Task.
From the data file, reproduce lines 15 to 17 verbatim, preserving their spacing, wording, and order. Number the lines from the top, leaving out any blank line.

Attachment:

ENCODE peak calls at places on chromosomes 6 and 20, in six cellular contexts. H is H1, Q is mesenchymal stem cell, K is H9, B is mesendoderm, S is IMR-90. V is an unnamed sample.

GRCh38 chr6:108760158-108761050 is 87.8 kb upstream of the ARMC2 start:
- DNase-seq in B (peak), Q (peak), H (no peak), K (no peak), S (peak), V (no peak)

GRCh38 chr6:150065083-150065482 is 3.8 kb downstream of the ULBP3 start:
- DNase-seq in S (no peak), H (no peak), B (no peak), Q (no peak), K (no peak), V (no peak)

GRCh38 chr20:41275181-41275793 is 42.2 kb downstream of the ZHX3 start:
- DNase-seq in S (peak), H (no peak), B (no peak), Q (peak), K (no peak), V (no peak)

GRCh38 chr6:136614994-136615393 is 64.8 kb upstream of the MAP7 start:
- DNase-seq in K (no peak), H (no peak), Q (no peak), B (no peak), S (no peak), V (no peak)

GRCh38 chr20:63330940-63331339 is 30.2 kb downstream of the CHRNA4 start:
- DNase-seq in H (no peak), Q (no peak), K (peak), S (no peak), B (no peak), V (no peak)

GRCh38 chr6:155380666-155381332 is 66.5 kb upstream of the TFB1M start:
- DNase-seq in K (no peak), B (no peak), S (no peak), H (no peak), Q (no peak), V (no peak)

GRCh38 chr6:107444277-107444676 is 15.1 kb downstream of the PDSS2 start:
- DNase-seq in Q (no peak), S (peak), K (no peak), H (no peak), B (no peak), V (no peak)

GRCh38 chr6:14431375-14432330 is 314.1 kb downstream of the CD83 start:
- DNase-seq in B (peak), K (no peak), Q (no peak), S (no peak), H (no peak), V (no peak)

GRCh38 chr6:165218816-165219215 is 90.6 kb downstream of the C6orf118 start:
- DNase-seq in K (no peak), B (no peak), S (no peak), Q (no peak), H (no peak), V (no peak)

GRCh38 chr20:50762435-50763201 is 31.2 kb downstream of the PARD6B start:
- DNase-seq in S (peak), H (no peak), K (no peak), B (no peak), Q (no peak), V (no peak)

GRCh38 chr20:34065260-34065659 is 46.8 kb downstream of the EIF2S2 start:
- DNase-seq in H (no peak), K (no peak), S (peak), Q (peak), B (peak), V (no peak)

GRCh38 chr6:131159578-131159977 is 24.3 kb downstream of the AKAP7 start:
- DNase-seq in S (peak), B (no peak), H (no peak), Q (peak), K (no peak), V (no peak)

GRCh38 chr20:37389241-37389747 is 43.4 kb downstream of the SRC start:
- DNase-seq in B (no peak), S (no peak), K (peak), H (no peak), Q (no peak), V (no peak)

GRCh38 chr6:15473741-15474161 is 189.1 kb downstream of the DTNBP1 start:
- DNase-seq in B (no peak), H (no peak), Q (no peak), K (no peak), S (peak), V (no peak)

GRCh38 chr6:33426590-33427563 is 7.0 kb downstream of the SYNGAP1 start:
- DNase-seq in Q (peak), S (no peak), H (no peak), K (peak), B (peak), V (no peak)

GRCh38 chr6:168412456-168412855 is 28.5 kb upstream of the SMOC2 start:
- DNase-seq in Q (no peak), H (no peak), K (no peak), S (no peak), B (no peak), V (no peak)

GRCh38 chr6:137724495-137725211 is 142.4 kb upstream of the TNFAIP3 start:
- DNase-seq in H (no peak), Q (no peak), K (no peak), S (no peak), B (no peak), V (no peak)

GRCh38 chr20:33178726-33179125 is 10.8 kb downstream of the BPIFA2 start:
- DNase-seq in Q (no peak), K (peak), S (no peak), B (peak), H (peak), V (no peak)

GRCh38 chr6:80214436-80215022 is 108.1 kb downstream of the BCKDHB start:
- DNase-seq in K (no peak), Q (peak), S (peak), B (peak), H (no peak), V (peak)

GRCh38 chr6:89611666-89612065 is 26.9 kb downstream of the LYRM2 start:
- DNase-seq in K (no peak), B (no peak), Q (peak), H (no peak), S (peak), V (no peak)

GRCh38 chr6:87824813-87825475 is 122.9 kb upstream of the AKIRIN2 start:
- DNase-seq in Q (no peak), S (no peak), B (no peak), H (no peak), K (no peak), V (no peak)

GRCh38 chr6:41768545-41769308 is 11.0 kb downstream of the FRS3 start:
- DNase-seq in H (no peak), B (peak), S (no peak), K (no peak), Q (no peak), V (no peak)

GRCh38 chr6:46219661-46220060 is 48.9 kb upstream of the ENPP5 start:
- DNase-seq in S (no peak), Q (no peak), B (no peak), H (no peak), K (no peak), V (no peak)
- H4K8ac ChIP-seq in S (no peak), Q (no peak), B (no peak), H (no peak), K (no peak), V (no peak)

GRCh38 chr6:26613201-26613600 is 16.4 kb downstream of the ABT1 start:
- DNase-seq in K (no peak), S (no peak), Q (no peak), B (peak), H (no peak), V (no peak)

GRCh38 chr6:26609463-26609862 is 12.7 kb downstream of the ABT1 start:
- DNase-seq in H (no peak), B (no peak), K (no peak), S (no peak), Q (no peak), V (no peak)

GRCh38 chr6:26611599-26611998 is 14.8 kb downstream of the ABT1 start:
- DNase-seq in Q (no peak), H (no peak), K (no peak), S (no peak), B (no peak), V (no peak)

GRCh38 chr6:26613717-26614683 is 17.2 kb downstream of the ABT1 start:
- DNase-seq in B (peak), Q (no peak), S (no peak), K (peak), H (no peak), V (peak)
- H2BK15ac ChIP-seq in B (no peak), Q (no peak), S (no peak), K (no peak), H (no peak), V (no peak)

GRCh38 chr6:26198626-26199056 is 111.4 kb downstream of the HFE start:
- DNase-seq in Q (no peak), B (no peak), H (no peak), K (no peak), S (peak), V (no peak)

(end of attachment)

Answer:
- DNase-seq in Q (no peak), S (peak), K (no peak), H (no peak), B (no peak), V (no peak)

GRCh38 chr6:14431375-14432330 is 314.1 kb downstream of the CD83 start:
- DNase-seq in B (peak), K (no peak), Q (no peak), S (no peak), H (no peak), V (no peak)